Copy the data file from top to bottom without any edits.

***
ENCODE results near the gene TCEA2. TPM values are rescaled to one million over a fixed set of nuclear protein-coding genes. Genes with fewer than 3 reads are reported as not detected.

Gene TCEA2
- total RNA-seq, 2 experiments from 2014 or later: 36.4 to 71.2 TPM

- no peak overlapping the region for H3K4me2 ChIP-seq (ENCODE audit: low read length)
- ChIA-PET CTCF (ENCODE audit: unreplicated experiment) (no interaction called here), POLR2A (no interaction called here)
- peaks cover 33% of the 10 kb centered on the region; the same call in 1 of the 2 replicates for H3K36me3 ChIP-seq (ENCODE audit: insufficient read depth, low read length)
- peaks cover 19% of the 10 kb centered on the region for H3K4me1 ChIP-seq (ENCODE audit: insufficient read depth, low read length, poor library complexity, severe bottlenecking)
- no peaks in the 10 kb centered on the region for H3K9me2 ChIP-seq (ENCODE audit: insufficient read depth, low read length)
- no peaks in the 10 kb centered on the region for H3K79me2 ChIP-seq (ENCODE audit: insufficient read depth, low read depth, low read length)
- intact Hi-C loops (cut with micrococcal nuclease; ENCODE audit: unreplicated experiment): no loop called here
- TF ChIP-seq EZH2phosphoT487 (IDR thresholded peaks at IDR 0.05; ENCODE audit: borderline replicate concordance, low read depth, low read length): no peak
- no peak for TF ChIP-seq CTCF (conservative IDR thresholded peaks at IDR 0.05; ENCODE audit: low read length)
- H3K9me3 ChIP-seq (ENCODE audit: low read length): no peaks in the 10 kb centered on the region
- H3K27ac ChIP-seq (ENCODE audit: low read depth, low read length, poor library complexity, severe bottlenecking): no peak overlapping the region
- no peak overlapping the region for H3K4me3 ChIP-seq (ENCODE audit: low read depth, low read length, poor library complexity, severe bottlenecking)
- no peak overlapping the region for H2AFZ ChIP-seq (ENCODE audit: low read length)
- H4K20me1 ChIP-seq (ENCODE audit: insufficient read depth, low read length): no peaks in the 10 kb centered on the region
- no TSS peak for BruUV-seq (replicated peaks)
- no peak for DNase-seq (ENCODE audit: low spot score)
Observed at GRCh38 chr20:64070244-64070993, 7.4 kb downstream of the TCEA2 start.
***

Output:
ENCODE results near the gene TCEA2. TPM values are rescaled to one million over a fixed set of nuclear protein-coding genes. Genes with fewer than 3 reads are reported as not detected.

Gene TCEA2
- total RNA-seq, 2 experiments from 2014 or later: 36.4 to 71.2 TPM

- no peak overlapping the region for H3K4me2 ChIP-seq (ENCODE audit: low read length)
- ChIA-PET CTCF (ENCODE audit: unreplicated experiment) (no interaction called here), POLR2A (no interaction called here)
- peaks cover 33% of the 10 kb centered on the region; the same call in 1 of the 2 replicates for H3K36me3 ChIP-seq (ENCODE audit: insufficient read depth, low read length)
- peaks cover 19% of the 10 kb centered on the region for H3K4me1 ChIP-seq (ENCODE audit: insufficient read depth, low read length, poor library complexity, severe bottlenecking)
- no peaks in the 10 kb centered on the region for H3K9me2 ChIP-seq (ENCODE audit: insufficient read depth, low read length)
- no peaks in the 10 kb centered on the region for H3K79me2 ChIP-seq (ENCODE audit: insufficient read depth, low read depth, low read length)
- intact Hi-C loops (cut with micrococcal nuclease; ENCODE audit: unreplicated experiment): no loop called here
- TF ChIP-seq EZH2phosphoT487 (IDR thresholded peaks at IDR 0.05; ENCODE audit: borderline replicate concordance, low read depth, low read length): no peak
- no peak for TF ChIP-seq CTCF (conservative IDR thresholded peaks at IDR 0.05; ENCODE audit: low read length)
- H3K9me3 ChIP-seq (ENCODE audit: low read length): no peaks in the 10 kb centered on the region
- H3K27ac ChIP-seq (ENCODE audit: low read depth, low read length, poor library complexity, severe bottlenecking): no peak overlapping the region
- no peak overlapping the region for H3K4me3 ChIP-seq (ENCODE audit: low read depth, low read length, poor library complexity, severe bottlenecking)
- no peak overlapping the region for H2AFZ ChIP-seq (ENCODE audit: low read length)
- H4K20me1 ChIP-seq (ENCODE audit: insufficient read depth, low read length): no peaks in the 10 kb centered on the region
- no TSS peak for BruUV-seq (replicated peaks)
- no peak for DNase-seq (ENCODE audit: low spot score)
Observed at GRCh38 chr20:64070244-64070993, 7.4 kb downstream of the TCEA2 start.